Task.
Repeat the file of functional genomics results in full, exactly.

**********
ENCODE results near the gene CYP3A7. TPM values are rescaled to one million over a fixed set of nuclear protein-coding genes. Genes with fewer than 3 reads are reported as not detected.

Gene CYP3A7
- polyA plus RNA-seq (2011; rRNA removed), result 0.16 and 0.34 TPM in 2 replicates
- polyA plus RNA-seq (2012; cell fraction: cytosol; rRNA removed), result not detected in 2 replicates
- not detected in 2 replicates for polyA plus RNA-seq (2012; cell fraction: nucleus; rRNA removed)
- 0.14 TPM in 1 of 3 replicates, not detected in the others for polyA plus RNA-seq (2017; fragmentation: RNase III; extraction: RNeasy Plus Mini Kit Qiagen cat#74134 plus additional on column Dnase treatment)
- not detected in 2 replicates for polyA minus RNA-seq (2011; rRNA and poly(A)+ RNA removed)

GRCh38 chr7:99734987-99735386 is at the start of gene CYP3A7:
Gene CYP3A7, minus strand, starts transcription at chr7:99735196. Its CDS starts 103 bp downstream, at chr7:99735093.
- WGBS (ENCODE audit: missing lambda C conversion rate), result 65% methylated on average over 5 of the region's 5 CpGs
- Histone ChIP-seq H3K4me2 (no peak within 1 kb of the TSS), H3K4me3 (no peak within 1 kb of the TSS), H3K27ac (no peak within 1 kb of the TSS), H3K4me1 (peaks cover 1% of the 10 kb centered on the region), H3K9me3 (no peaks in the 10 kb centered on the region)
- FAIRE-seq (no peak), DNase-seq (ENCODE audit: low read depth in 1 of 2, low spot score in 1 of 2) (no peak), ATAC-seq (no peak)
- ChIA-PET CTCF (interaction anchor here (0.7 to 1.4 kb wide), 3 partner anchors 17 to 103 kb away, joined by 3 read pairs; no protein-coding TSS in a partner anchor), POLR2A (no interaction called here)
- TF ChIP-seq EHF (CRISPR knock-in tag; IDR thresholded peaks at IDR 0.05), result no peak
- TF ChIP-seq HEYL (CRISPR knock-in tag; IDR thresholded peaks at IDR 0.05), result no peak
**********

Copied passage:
ENCODE results near the gene CYP3A7. TPM values are rescaled to one million over a fixed set of nuclear protein-coding genes. Genes with fewer than 3 reads are reported as not detected.

Gene CYP3A7
- polyA plus RNA-seq (2011; rRNA removed), result 0.16 and 0.34 TPM in 2 replicates
- polyA plus RNA-seq (2012; cell fraction: cytosol; rRNA removed), result not detected in 2 replicates
- not detected in 2 replicates for polyA plus RNA-seq (2012; cell fraction: nucleus; rRNA removed)
- 0.14 TPM in 1 of 3 replicates, not detected in the others for polyA plus RNA-seq (2017; fragmentation: RNase III; extraction: RNeasy Plus Mini Kit Qiagen cat#74134 plus additional on column Dnase treatment)
- not detected in 2 replicates for polyA minus RNA-seq (2011; rRNA and poly(A)+ RNA removed)

GRCh38 chr7:99734987-99735386 is at the start of gene CYP3A7:
Gene CYP3A7, minus strand, starts transcription at chr7:99735196. Its CDS starts 103 bp downstream, at chr7:99735093.
- WGBS (ENCODE audit: missing lambda C conversion rate), result 65% methylated on average over 5 of the region's 5 CpGs
- Histone ChIP-seq H3K4me2 (no peak within 1 kb of the TSS), H3K4me3 (no peak within 1 kb of the TSS), H3K27ac (no peak within 1 kb of the TSS), H3K4me1 (peaks cover 1% of the 10 kb centered on the region), H3K9me3 (no peaks in the 10 kb centered on the region)
- FAIRE-seq (no peak), DNase-seq (ENCODE audit: low read depth in 1 of 2, low spot score in 1 of 2) (no peak), ATAC-seq (no peak)
- ChIA-PET CTCF (interaction anchor here (0.7 to 1.4 kb wide), 3 partner anchors 17 to 103 kb away, joined by 3 read pairs; no protein-coding TSS in a partner anchor), POLR2A (no interaction called here)
- TF ChIP-seq EHF (CRISPR knock-in tag; IDR thresholded peaks at IDR 0.05), result no peak
- TF ChIP-seq HEYL (CRISPR knock-in tag; IDR thresholded peaks at IDR 0.05), result no peak